Reading and Writing Spreadsheets with PHP

      16 Comments on Reading and Writing Spreadsheets with PHP

Breaking The Language Barrier

When it comes to playing nice with data in different formats, PHP’s pedigree is hard to beat. Not only does the language make it a breeze to deal with SQL resultsets and XML files, but it comes with extensions to deal with formats as diverse as Ogg/Vorbis audio files, ZIP archives and EXIF headers. So it should come as no surprise that PHP can also read and write Microsoft Excel spreadsheets, albeit with a little help from PEAR.

In this article, I’ll introduce you to two packages that make it surprisingly easy to hook your PHP scripts up to a Microsoft Excel spreadsheet and extract the data contained therein. I’ll also show you how to dynamically create a new spreadsheet from scratch, complete with formulae and formatting, and import data from a spreadsheet into a database. So come on it, and let’s get started!

Putting The Pieces Together

There isn’t currently a unified reader/writer package for Excel spreadsheets in PEAR, so this tutorial will make use of two separate packages:

For the latter package, you’ll also need to download and install the PEAR OLE package, from

You can install these packages manually, or using the PEAR installer, as below:

I should mention at this point certain changes you might need to make to your development environment in order to get the PHP-ExcelReader package working. As noted above, this package is currently not maintained and so, simply include()-ing the main class file, ‘reader.php’, in your script, as suggested in the package documentation, is insufficient and generates a ‘missing file’ error.

To get things working, extract the file ‘’ from the distribution archive and save it to a location in your PHP include path using the directory structure ‘Spreadsheet/Excel/Reader/OLERead.php’. Once you do this, the error should disappear and things should begin working normally. There’s a caveat, though: this procedure works with the version of PHP-ExcelReader dated Jul 5 2007 (the most current version at the time of writing) but may not work with other versions.

The Number Game

Now that you have all the pieces installed, let’s see them in action. Assume for a moment that you have the following Excel spreadsheet:

Now, let’s put together a simple PHP script that reads this spreadsheet and displays the number of worksheets, rows and columns in it:

Here’s the output:

How did this happen? It’s actually not very difficult, because PHP-ExcelReader does most of the heavy lifting for you. The first step is to include the package file and instantiate a new Spreadsheet_Excel_Reader object. This object exposes a read() method, which accepts the name and path to the source Excel spreadsheet as input argument and then goes to work reading the spreadsheet data and converting it into PHP-readable data structures.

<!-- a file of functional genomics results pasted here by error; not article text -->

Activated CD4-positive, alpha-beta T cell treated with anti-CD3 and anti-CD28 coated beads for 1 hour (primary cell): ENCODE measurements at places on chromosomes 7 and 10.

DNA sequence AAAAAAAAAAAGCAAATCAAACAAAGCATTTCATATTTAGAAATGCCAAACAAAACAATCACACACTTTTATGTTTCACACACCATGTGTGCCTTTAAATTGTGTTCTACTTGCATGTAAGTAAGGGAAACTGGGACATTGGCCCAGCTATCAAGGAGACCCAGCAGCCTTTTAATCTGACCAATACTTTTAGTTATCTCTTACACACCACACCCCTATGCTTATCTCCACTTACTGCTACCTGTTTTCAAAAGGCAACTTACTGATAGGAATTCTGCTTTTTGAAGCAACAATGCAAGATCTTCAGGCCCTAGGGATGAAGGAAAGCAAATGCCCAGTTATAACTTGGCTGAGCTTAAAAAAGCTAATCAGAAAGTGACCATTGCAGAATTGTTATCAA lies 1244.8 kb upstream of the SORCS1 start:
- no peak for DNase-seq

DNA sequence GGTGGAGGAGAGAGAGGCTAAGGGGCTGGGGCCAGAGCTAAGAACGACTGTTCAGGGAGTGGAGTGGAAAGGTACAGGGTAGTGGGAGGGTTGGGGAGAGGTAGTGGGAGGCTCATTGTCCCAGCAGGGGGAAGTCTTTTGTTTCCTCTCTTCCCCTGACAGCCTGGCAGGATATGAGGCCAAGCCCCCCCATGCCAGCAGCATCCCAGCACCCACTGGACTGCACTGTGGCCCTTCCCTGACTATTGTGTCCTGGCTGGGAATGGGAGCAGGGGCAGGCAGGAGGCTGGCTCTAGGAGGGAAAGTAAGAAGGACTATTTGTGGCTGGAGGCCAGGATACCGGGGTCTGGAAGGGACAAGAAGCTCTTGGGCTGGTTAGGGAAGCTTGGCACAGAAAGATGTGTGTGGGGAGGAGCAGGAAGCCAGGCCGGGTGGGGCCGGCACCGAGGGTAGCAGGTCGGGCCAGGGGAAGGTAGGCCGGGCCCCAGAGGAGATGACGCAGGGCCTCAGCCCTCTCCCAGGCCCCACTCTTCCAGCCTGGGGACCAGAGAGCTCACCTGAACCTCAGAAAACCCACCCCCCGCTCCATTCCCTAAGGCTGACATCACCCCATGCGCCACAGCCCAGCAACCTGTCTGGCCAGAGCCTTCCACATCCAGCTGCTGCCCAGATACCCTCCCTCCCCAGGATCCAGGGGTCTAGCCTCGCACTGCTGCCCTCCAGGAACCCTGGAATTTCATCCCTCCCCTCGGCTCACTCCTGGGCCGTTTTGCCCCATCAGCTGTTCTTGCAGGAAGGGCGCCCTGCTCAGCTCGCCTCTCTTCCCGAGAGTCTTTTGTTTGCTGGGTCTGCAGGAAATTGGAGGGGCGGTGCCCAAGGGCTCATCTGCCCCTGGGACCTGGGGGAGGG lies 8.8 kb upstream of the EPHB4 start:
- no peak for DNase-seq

Every Excel spreadsheet file contains one or more worksheets; these worksheets are now represented in the Spreadsheet_Excel_Reader’s ‘sheets’ property, as array elements indexed from 0. As a result, worksheet 1 may be accessed using the notation $obj->sheets[0], worksheet 2 as $obj->sheets[1], and so on.

For each worksheet, PHP-ExcelReader also creates some special array keys with sheet-level information – for example, the ‘numRows’ key holds the number of rows in the worksheet, while the ‘numCols’ holds the number of columns. The script above merely uses this information to iterate over the array of worksheets and print the number of rows and columns in each.

Off The Grid

Now, while this is interesting, it’s not really all that useful – after all, what you’re really after is the data within the spreadsheet. PHP-ExcelReader has you covered there too: the cells of each worksheet are nested inside the corresponding worksheet array, and are accessible via the ‘cells’ array key. An individual cell is accessed using its row and column coordinates – for example, the cell at row 5 and column C would be accessed using the notation $obj->sheets[0][‘cells’][5][3]. Row and column indexing starts from 1.

With this in mind, consider the next PHP script, which uses the PHP-ExcelReader to represent the example spreadsheet as an HTML table:

It’s now a simple task to represent the data from a worksheet as an HTML table. All that’s needed are two loops, one iterating over the rows and the other iterating over the columns in each row, and a little bit of PHP code to access the value of the cell at their point of intersection. That’s precisely what the script above does, together with some CSS code to render the table neatly.

Here’s what the output looks like:

Interestingly, if your spreadsheet cells contain formulae, PHP-ExcelReader will return the final result of the formulae as the corresponding cell value (instead of the raw formula string). However, when it comes to cell formatting, PHP-ExcelReader returns the raw value of each cell, rather than the formatted cell value. To illustrate both these facts, let’s revise the spreadsheet so it contains both formulae and formatting:

And now, when you re-run the previous script, you should see something like this:

Turning The Tables

With the power of PHP-ExcelReader at your command, it’s also quite easy to transfer data from a spreadsheet into a database, so that you can run queries on it. Consider the following script, which illustrates the process by bringing together PHP-ExcelReader, PDO and prepared statements to read data from a spreadsheet and INSERT it into a MySQL table:

Given the following spreadsheet,

the script above will read the data in the spreadsheet and save each spreadsheet row as a record in the named MySQL table. It begins by reading the spreadsheet into a Spreadsheet_Excel_Reader object, and then opening a PDO connection to the MySQL database. It then prepares an INSERT statement with $pdo->prepare() and then iterates over the spreadsheet rows (skipping the first row, which is the table header row), binding the values in each row to the prepared statement before executing it. This process continues until all the rows in the spreadsheet are processed.

At the end of the process, you should see the data safely transferred to your MySQL table:

There’s one key thing to remember when performing this kind of spreadsheet-to-database conversion: your spreadsheet data must be correctly and consistently structured, with all the values lining up neatly, or else your table fields will end up with missing or incorrect values. So it’s a good idea to visually check the source spreadsheet for consistency once before reading it into an SQL database.

Back To Class

So that takes care of reading Excel spreadsheets. Now, how about writing them?

Well, with PEAR’s Spreadsheet_Excel_Writer package, this is actually a piece of cake. Consider the following script, which illustrates the process: